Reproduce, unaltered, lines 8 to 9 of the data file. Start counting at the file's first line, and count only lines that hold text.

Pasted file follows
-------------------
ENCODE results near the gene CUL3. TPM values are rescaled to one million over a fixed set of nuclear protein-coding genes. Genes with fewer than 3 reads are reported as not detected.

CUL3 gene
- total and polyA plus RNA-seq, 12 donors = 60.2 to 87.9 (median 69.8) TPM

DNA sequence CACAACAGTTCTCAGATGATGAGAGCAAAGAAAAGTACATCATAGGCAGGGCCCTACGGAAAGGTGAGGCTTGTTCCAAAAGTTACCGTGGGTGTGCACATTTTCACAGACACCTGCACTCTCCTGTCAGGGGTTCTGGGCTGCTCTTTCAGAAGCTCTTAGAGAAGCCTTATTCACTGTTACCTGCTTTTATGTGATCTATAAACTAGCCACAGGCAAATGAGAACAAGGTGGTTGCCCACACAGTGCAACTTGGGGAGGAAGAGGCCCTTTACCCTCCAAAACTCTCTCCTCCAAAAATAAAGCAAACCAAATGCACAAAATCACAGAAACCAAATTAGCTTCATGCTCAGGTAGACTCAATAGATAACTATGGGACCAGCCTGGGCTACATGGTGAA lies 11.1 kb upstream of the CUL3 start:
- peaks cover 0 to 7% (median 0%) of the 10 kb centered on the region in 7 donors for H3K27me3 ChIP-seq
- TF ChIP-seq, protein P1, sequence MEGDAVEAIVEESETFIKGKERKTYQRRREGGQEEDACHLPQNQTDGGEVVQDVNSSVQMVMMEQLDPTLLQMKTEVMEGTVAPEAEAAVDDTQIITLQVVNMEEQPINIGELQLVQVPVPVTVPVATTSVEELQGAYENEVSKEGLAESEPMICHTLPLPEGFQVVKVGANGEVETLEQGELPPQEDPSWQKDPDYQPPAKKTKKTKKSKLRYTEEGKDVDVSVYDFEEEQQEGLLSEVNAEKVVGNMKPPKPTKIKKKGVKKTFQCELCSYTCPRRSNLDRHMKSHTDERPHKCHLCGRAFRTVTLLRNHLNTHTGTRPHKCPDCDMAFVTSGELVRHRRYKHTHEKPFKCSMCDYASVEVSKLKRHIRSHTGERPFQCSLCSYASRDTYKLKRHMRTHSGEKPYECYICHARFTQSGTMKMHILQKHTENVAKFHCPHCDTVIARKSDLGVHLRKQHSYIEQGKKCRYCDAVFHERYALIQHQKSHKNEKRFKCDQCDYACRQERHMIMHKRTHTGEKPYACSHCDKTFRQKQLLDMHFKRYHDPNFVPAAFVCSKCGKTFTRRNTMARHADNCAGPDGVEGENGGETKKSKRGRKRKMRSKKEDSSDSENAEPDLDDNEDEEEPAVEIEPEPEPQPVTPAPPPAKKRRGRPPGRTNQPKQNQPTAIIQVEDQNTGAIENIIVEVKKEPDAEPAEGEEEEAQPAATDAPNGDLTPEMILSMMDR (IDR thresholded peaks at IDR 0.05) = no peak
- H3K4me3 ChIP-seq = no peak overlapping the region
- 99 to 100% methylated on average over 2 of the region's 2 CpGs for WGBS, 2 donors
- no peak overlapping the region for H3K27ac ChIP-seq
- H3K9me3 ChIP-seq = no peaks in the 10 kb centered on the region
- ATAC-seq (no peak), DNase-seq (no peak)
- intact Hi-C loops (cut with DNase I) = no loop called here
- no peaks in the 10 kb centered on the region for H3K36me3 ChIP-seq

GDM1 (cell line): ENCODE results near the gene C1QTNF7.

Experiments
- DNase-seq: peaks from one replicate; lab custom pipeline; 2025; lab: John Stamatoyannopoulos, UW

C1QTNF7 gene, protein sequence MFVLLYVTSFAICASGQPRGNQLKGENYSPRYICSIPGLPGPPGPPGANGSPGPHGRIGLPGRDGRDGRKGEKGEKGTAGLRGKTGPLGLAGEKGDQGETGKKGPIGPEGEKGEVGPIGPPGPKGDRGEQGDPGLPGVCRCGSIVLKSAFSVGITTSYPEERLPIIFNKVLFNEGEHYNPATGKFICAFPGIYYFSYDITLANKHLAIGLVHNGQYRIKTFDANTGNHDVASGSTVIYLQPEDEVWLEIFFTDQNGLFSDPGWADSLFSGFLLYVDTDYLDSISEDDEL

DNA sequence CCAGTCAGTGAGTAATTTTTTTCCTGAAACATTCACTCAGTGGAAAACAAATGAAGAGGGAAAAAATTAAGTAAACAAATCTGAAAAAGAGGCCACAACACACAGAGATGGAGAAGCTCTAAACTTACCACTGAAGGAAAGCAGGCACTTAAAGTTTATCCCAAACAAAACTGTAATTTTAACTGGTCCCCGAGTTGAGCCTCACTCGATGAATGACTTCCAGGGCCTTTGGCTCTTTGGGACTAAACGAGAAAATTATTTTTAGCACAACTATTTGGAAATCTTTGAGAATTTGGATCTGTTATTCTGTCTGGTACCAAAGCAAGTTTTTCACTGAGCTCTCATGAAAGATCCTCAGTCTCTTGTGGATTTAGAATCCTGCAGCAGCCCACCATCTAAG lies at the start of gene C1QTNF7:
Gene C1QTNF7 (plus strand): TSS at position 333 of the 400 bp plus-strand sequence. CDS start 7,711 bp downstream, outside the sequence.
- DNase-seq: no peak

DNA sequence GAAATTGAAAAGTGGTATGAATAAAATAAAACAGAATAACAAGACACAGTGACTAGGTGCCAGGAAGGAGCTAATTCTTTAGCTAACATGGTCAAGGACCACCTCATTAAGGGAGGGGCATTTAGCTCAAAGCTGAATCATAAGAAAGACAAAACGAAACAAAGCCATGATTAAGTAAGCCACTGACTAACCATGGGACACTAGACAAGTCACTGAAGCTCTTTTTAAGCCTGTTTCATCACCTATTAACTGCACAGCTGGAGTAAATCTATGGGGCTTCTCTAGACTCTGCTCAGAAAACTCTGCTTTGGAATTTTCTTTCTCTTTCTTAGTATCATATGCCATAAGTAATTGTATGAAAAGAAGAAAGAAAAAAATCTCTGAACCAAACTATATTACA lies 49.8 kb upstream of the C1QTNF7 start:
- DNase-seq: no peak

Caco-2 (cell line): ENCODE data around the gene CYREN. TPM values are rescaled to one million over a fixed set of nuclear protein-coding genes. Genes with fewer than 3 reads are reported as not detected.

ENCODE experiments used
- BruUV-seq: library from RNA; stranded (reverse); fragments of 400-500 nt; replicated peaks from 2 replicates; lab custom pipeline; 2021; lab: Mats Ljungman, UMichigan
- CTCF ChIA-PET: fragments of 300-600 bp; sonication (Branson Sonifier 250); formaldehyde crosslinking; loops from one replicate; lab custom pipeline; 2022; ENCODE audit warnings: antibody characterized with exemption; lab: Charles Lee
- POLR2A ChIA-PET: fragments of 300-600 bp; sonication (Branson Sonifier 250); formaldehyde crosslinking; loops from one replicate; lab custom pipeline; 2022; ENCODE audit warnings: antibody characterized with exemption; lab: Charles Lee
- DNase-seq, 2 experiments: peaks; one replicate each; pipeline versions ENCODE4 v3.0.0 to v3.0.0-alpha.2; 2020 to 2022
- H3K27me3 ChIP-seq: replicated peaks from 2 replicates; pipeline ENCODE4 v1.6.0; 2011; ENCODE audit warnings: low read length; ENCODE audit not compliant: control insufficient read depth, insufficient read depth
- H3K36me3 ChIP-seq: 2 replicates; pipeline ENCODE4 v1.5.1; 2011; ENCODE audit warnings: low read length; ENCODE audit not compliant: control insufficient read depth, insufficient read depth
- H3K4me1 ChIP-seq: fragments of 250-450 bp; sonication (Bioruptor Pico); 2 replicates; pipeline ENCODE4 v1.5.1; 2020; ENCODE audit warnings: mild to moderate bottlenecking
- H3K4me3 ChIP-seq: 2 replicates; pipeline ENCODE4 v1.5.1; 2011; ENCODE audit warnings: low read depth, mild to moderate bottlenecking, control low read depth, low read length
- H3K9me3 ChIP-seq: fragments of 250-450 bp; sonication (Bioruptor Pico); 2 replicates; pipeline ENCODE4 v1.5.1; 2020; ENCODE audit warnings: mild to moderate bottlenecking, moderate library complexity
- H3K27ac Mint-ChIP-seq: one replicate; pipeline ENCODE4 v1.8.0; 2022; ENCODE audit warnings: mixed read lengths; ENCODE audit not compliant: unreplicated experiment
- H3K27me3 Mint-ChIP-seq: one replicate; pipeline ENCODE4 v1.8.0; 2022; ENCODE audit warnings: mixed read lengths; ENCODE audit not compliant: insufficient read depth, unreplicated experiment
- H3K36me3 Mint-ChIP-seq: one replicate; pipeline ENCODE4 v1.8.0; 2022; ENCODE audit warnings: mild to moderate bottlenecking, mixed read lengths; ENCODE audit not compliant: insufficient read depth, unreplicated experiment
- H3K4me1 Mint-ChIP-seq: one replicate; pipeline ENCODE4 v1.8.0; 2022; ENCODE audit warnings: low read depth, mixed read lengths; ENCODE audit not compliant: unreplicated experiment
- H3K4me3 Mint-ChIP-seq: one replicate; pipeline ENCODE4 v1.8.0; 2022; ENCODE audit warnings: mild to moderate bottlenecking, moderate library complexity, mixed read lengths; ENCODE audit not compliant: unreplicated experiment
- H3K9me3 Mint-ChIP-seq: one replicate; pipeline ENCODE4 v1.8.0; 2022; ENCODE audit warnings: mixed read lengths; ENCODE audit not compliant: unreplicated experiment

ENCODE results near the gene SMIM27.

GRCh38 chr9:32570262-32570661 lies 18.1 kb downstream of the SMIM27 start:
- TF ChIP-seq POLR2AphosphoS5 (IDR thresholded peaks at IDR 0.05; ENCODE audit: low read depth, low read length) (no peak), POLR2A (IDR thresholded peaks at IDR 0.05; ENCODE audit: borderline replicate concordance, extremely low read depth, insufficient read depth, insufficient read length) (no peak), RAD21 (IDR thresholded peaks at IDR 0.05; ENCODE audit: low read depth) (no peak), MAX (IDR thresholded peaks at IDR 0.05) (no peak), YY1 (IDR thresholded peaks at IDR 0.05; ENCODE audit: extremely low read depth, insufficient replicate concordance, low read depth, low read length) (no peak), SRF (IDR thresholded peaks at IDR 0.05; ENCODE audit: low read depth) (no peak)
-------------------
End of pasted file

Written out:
- 99 to 100% methylated on average over 2 of the region's 2 CpGs for WGBS, 2 donors
- no peak overlapping the region for H3K27ac ChIP-seq